Add to: Facebook | Digg | Del.icio.us | Stumbleupon | Reddit | Blinklist | Twitter | Technorati | Yahoo Buzz | Newsvine

Embodied Cognition

Chronesthesia, the mental ability to travel in time, to relive past experiences and imagine future experiences, supposedly sets humans apart from animals. But a new study, also mentioned this week in the New York Times, finds that this ‘mind travel’ is actually intertwined with physical experience. For example: researchers found that subjects holding hot coffee were more likely to judge someone as “warm” then when holding a cold beverage, and heavy items were judged as more important than lighter ones. Similarly, the New York Times author writes about how researchers tied a subject’s memory of social acceptance to a warmer room temperature. The physical context affected the judgments of the research subjects; hence the article’s phrase “embodied cognition.”

One of the philosophical impacts of this, though not novel, is that perception of reality is partly determined by the context of the subject. The mind is embedded within a physical environment. Abstraction itself becomes more complex in a world without the mind-body duality. This idea, in my life, has affected how I view psychology and more specifically in my work, how I view mental illness.

The mind-in-environment approach is one of the reasons I was drawn to social work practice. Standard psychological assessment looks at the client as though in a vacuum. Many social workers, on the contrary, utilize an idea called Bio-Ecological Systems Theory when assessing a client.  There are five levels taken into account:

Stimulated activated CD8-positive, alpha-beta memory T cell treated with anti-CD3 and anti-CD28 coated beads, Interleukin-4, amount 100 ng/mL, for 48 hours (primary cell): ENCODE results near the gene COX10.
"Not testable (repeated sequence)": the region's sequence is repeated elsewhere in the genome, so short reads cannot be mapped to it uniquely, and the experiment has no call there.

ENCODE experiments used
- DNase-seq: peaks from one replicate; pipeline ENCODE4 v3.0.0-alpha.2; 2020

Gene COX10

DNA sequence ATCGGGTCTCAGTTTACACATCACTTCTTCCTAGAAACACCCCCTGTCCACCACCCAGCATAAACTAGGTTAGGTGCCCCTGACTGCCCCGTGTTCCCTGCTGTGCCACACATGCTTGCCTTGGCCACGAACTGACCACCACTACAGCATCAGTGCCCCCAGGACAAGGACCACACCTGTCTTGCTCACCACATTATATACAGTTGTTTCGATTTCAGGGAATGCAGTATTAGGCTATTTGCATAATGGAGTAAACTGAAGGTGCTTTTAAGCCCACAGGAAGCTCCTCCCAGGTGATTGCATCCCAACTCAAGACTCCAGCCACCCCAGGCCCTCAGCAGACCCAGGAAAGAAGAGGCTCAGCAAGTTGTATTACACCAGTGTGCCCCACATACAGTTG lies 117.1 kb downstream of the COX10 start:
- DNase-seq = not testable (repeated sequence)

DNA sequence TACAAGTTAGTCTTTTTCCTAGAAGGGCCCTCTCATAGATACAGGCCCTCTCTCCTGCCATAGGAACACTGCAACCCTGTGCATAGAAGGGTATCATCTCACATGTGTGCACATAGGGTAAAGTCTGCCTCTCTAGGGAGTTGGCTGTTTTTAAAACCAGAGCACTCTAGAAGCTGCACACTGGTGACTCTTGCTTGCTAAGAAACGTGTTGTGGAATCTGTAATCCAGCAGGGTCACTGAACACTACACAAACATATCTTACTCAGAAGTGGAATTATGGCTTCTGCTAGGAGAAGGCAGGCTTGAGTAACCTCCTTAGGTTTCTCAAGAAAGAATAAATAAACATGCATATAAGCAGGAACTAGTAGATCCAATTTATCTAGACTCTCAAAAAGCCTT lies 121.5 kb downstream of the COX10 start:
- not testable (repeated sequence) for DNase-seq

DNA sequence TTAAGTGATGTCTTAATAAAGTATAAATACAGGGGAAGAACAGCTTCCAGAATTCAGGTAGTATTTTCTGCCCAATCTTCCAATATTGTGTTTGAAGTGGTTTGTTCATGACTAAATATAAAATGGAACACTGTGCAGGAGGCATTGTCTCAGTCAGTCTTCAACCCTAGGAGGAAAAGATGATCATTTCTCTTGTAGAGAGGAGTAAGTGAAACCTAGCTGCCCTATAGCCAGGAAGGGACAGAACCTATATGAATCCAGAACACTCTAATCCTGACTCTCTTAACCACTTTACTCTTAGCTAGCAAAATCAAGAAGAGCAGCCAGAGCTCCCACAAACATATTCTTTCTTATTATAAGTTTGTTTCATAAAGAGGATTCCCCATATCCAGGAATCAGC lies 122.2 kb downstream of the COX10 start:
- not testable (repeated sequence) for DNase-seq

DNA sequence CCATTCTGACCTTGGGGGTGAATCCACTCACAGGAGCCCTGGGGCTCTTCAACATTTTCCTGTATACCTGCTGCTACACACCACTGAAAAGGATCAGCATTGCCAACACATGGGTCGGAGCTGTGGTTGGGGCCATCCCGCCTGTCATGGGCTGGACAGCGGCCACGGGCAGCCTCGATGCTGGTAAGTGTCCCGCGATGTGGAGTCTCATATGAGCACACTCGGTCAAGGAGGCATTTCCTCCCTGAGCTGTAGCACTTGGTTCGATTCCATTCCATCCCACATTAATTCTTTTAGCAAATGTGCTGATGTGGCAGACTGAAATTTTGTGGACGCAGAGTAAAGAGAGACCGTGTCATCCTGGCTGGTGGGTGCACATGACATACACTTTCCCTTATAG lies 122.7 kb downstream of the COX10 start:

1. Microsystem: Immediate environments
  2. Mesosystem: The connections between immediate environments
  3. Exosystem: External environmental settings
  4. Macrosystem: The wider cultural context 
  5. Chronosystem: The evolving patterns changes and events over the life course.

The individual is affected by a complex array of influences, and cannot be isolated. This approach dramatically changes how a practitioner views mental illness. Rather than looking at something as ‘all in the mind,’ we must take a more holistic approach and include body, environment, culture, time, etc. Cause and effect, responsibility and identity become more difficult to pin down in a world where everything is part of an interconnected web. This may be hard to grasp in the American psyche, where the individual is expected to ‘pull himself up by his bootstraps.’ Such a complex web can be daunting, but it also means that the world is resting on many shoulders and not just our own.

Add to: Facebook | Digg | Del.icio.us | Stumbleupon | Reddit | Blinklist | Twitter | Technorati | Yahoo Buzz | Newsvine